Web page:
Selective fusion of the most effective elements of both CAM and conventional medicine based on health outcomes.This is the ideal model described by Lewith and Bensoussan . Both biomedical evidence and clinical efficacy are valued. CAM and conventional medicine are complementary to each other and CAM practitioners and members of the medical profession are co-workers with equal input and standing. The Birkenholm Centre in Denmark was established as such a model  as was the Marylebone Health Centre in London in which condition-based guidelines (as opposed to individualised care plans) were used for CAM service delivery .
Selective incorporation of some elements of CAM into conventional medicine. This model may involve initially directing patients to members of the medical profession for conventional medical assessment. If referral to a CAM practitioner is required it is carried out under the aegis of medical practitioners [52–57]. The Australian Government’s Medicare rebate system exemplifies this model in relation to subsidising chiropractic, podiatry, psychology and other allied health treatments for patients with chronic diseases. Subsidies are available only if the services are part of enhanced care plans and are supervised by general medical practitioners .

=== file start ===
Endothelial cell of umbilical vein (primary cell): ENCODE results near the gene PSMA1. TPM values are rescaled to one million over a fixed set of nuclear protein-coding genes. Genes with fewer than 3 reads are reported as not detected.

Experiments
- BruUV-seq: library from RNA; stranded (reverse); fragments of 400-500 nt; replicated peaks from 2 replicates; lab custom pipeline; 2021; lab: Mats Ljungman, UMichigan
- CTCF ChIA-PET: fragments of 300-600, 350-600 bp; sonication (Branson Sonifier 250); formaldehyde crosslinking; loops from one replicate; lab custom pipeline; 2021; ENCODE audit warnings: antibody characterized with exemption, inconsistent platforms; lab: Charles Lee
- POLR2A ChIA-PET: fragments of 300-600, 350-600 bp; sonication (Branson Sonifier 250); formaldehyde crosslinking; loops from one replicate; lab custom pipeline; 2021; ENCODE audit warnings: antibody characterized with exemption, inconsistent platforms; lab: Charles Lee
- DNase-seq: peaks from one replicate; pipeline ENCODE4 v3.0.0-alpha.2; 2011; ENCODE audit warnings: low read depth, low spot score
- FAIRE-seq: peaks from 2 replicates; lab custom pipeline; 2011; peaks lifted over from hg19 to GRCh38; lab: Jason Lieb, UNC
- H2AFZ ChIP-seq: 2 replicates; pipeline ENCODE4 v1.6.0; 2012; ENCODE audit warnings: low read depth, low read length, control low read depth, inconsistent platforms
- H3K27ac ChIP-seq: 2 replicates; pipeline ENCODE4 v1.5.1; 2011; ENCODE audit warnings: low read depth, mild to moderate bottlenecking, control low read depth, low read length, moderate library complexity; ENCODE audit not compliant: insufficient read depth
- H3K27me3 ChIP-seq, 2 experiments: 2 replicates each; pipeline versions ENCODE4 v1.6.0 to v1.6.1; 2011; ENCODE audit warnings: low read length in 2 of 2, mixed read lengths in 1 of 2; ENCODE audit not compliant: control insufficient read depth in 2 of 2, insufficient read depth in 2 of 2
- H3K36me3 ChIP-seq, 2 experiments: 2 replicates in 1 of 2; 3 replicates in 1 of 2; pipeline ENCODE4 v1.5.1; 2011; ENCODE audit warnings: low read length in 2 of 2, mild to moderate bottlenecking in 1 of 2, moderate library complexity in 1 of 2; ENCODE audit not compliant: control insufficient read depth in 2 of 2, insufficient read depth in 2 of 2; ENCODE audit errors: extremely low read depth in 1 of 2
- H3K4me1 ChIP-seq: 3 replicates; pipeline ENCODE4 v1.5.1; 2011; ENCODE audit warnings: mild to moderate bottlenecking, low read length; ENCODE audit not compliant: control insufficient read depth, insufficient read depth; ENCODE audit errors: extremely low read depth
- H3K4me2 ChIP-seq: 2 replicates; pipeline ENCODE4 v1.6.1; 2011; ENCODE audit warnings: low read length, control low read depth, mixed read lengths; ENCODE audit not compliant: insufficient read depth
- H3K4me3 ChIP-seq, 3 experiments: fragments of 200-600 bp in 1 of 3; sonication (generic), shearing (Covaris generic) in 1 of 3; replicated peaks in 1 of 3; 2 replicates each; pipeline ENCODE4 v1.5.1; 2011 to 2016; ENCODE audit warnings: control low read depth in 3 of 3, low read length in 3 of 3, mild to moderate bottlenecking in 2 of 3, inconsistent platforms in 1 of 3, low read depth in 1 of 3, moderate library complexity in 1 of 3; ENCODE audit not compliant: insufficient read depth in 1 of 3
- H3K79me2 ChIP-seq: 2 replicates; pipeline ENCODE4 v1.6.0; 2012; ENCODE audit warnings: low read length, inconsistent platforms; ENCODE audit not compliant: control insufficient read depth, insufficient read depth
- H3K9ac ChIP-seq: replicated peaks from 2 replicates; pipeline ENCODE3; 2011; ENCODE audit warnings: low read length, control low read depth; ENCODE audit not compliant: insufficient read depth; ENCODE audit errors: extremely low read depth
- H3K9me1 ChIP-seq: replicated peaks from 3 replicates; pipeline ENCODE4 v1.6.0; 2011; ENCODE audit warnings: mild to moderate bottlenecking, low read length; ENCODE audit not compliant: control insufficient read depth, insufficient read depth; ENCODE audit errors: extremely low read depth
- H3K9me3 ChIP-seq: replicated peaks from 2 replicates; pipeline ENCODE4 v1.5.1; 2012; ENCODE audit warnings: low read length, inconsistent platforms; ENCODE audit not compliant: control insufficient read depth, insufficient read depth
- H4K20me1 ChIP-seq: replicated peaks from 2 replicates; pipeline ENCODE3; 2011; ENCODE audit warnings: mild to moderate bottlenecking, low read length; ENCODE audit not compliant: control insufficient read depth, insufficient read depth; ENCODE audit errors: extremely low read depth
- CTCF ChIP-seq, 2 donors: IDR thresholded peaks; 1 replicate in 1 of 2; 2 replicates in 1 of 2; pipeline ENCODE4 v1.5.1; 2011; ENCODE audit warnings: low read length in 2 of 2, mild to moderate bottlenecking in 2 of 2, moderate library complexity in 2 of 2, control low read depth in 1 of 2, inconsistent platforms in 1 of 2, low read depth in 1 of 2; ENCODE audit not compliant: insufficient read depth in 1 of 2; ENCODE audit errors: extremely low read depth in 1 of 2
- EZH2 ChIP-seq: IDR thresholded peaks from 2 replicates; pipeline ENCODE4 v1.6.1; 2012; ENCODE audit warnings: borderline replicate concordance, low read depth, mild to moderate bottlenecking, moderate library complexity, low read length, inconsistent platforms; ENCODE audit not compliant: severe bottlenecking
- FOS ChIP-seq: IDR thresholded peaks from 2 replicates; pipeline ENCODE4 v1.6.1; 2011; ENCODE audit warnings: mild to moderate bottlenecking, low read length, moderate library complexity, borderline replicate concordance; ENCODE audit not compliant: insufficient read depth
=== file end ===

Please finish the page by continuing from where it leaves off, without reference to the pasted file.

Models of care where medical practitioners are gatekeepers of patient care rely in part on the knowledge and attitudes of the referring medical practitioners to establish health care teams. Educating medical practitioners about CAM has been advocated by the Australian Medical Association, as it has by the US Institute of Medicine’s Academy of Science Committee on the Use of CAM and by similar bodies in other countries, as a vital strategy to enable competent advice about CAM to be given by medical practitioners and to ensure competent referrals. CAM education for medical practitioners has been poorly endorsed in Australian medical education. Collaborative models of health care delivery may be encouraged by interprofessional learning strategies which could foster such competencies in learners as teamwork, leadership, and the ability to identify shared goals in patient care[61, 62], especially when it is introduced in the early years of training[63, 64]. Logistical and resource constraints, including the paucity of appropriately skilled educators, have been identified as inhibiting the implementation of interprofessional learning, as have diverse learning styles and levels of motivation in students[65, 66]. In Australia, examples of interprofessional education are isolated. It appears that it currently exists only on the margins of health professional curricula and practice.